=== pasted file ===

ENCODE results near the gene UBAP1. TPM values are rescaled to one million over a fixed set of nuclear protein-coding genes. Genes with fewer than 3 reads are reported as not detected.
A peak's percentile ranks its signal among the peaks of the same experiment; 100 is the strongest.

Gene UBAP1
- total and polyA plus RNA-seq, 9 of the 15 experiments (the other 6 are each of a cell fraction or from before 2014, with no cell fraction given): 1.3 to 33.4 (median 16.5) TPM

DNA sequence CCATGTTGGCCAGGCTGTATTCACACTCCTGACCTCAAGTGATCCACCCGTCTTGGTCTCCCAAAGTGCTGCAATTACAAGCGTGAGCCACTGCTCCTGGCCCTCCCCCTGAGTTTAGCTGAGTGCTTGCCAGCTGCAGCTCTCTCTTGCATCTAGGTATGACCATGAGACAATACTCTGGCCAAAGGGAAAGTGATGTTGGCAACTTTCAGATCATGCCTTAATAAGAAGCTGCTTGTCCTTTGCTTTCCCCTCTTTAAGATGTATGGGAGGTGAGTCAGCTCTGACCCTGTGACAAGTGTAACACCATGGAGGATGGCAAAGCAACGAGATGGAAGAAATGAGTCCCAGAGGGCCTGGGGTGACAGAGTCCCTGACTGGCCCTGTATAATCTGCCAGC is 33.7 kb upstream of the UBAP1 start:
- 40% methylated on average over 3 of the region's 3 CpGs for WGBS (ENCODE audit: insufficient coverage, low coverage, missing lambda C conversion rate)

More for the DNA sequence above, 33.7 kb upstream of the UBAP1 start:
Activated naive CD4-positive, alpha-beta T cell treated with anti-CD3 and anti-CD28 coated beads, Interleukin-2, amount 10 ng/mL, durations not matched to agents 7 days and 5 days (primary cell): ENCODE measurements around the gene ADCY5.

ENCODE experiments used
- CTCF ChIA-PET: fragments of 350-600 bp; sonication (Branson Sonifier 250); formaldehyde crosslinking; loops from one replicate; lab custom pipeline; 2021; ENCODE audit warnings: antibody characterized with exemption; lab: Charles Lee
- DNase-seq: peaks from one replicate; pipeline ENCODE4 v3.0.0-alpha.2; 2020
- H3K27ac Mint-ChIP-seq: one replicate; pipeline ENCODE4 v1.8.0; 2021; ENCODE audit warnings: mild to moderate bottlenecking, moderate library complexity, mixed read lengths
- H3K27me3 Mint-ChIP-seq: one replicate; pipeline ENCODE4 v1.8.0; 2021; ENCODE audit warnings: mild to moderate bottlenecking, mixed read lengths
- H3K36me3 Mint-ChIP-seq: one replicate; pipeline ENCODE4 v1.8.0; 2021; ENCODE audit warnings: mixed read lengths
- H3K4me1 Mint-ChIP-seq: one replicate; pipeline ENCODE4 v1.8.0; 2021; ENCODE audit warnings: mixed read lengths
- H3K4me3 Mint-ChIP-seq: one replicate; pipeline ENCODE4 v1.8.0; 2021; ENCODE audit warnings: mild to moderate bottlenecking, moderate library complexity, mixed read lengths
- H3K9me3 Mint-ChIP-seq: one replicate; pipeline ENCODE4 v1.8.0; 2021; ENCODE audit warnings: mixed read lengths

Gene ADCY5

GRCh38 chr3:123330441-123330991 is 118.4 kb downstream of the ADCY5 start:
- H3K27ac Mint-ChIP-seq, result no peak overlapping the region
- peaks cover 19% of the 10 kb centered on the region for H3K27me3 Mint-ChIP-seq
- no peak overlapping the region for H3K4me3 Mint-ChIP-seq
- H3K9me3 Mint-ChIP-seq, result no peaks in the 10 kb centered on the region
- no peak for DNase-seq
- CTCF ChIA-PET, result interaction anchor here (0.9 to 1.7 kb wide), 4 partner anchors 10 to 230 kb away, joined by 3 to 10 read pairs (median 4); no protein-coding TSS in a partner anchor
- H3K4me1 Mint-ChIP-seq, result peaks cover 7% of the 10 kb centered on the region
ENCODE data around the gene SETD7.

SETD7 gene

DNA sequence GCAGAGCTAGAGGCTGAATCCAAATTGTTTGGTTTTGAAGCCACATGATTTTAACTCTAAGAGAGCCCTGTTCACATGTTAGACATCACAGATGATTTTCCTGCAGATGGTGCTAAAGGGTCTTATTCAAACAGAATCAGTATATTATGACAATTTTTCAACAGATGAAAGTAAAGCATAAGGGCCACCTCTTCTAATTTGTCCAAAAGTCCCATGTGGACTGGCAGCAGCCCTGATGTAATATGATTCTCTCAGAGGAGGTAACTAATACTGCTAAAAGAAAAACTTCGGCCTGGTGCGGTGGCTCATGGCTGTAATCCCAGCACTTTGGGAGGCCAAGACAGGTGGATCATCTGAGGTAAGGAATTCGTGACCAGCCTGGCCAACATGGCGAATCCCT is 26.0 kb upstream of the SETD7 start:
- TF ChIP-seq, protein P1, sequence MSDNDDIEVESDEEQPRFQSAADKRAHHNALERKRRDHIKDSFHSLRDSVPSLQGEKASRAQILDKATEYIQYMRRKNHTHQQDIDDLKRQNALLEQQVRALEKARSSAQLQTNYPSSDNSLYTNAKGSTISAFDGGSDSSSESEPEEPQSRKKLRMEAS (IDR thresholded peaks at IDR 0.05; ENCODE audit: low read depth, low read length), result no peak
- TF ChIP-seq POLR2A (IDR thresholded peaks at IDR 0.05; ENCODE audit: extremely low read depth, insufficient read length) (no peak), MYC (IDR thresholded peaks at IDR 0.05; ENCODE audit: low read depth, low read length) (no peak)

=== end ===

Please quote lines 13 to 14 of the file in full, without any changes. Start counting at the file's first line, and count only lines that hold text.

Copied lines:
- H3K27me3 Mint-ChIP-seq: one replicate; pipeline ENCODE4 v1.8.0; 2021; ENCODE audit warnings: mild to moderate bottlenecking, mixed read lengths
- H3K36me3 Mint-ChIP-seq: one replicate; pipeline ENCODE4 v1.8.0; 2021; ENCODE audit warnings: mixed read lengths